US Holocaust Memorial Museum 100 Raoul Wallenberg Place, SW Washington, DC 20024
What Did Faith Communities Stand For? Doctrine and Deed in Nazi Germany
Roman Catholic clerics give the Nazi salute at the fifth Catholic youth rally (Jugendtreffen) in Berlin, 1933. US Holocaust Memorial Museum, courtesy of bpk-Bildagentur
The rise of National Socialism in Germany and the ensuring terror raised profound theological and ethical questions for people of all faiths. While some religious leaders openly supported the Nazi regime, others refused allegiance to the Party or defied the laws and sheltered victims of state-sanctioned hate, even if it meant risking arrest and ultimately, their lives.
Join us for a program to examine how different faith communities, including Jehovah’s Witnesses, Protestants, and Catholics, reacted in the face of the challenges then—and the questions the history poses today.
Watch online Stream the program live at ushmm.org/watch. Registration is not required to watch the live-streamed event.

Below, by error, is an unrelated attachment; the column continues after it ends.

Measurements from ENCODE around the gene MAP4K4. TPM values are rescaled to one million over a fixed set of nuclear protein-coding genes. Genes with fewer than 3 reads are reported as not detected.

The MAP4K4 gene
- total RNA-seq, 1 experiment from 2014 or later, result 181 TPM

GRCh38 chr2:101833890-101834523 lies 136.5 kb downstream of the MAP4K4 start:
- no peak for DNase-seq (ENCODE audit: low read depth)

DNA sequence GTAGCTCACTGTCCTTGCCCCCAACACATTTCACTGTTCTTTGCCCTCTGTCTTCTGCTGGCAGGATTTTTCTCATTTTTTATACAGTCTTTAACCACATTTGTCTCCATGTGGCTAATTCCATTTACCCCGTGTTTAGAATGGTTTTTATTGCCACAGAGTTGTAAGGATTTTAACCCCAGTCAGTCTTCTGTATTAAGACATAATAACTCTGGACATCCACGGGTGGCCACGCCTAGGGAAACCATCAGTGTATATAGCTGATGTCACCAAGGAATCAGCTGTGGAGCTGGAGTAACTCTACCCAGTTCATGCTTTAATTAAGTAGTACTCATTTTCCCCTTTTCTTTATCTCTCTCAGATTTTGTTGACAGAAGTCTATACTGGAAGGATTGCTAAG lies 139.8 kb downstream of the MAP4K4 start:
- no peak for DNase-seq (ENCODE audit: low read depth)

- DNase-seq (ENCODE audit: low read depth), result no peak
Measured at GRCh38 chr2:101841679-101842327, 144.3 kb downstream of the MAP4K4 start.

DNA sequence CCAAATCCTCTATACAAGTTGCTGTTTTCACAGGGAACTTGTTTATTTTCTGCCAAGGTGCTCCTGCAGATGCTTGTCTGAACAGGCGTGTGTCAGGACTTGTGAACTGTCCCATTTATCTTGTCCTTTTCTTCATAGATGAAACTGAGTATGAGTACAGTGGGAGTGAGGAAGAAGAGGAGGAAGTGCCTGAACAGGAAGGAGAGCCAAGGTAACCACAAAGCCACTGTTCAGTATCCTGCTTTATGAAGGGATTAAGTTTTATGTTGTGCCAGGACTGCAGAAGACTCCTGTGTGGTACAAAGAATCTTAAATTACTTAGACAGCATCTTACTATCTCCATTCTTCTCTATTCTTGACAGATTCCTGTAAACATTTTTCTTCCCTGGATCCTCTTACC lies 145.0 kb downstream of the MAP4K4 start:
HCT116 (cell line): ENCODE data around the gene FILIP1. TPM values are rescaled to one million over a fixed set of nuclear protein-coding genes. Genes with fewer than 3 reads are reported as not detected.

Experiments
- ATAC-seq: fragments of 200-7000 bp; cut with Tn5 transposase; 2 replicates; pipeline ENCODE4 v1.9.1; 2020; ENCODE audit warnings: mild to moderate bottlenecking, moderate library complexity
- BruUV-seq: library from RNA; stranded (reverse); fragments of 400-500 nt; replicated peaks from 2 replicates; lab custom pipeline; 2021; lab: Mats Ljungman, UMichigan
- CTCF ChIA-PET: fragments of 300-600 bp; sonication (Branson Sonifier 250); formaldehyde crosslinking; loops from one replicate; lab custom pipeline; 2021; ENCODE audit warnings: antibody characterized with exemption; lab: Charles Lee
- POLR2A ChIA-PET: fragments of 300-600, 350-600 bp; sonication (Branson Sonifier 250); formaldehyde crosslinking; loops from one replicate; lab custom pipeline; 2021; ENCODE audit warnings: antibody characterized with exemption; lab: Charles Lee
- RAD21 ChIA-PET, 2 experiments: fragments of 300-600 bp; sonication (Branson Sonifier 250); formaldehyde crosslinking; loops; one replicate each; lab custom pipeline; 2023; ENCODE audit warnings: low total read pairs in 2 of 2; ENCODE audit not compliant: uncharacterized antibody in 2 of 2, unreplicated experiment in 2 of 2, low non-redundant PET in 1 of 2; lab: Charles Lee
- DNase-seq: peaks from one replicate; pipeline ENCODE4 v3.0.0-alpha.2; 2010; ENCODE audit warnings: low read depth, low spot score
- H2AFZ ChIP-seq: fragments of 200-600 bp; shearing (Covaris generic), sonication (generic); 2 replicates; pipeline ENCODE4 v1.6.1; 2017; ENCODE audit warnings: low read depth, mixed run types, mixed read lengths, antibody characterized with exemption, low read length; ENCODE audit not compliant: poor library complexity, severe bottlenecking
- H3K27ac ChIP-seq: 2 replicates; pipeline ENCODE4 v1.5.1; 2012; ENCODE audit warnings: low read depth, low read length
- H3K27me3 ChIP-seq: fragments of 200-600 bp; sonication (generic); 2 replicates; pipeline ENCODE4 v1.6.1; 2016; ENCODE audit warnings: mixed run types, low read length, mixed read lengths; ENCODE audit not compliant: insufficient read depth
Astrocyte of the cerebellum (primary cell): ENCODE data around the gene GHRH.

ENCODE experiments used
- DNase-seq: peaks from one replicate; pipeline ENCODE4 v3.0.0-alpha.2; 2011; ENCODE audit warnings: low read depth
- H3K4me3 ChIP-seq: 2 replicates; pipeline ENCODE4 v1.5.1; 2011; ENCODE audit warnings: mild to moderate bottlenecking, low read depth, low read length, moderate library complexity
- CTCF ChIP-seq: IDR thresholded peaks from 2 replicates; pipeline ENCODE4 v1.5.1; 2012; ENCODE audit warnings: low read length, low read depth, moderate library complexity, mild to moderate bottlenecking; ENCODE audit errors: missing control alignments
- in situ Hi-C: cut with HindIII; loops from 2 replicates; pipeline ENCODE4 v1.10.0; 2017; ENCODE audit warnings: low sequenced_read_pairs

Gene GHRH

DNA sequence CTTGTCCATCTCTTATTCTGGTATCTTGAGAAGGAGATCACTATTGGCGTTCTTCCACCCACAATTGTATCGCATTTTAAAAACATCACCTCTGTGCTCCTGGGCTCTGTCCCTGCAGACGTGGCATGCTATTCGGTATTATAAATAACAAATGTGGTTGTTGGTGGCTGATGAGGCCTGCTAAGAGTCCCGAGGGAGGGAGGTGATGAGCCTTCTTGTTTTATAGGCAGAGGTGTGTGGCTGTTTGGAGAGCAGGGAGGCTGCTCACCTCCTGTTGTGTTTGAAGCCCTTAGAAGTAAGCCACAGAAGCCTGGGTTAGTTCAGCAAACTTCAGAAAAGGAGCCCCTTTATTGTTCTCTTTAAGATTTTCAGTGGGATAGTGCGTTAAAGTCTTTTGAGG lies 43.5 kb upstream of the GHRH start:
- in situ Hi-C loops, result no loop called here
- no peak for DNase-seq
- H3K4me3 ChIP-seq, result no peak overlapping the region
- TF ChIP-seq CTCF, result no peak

The Committee on Ethics, Religion, and the Holocaust offers
programs and resources on the history of churches’ responses to the
Holocaust and the ways in which religious institutions, leaders, and
theologians have addressed this history and its legacy since 1945.
Holocaust Encyclopedia: German Resistance to Hitler
The government of Adolf Hitler was popular with most Germans. Although the Gestapo (secret state police) and the Security Service (SD) suppressed open criticism of the regime, there was some German opposition to the Nazi state.
Holocaust Encyclopedia: The German Churches and the Nazi State
The population of Germany in 1933 was around 60 million. Almost all Germans were Christian, belonging either to the Roman Catholic (ca. 20 million members) or the Protestant (ca. 40 million members) churches.
Holocaust Encyclopedia: The Jehovah’s Witnesses in Germany
The Nazi regime targeted Jehovah’s Witnesses for persecution because they refused, out of religious conviction, to swear loyalty to a worldly government or to serve in its armed forces. Jehovah’s Witnesses also engaged in missionary activity to win adherents for the faith.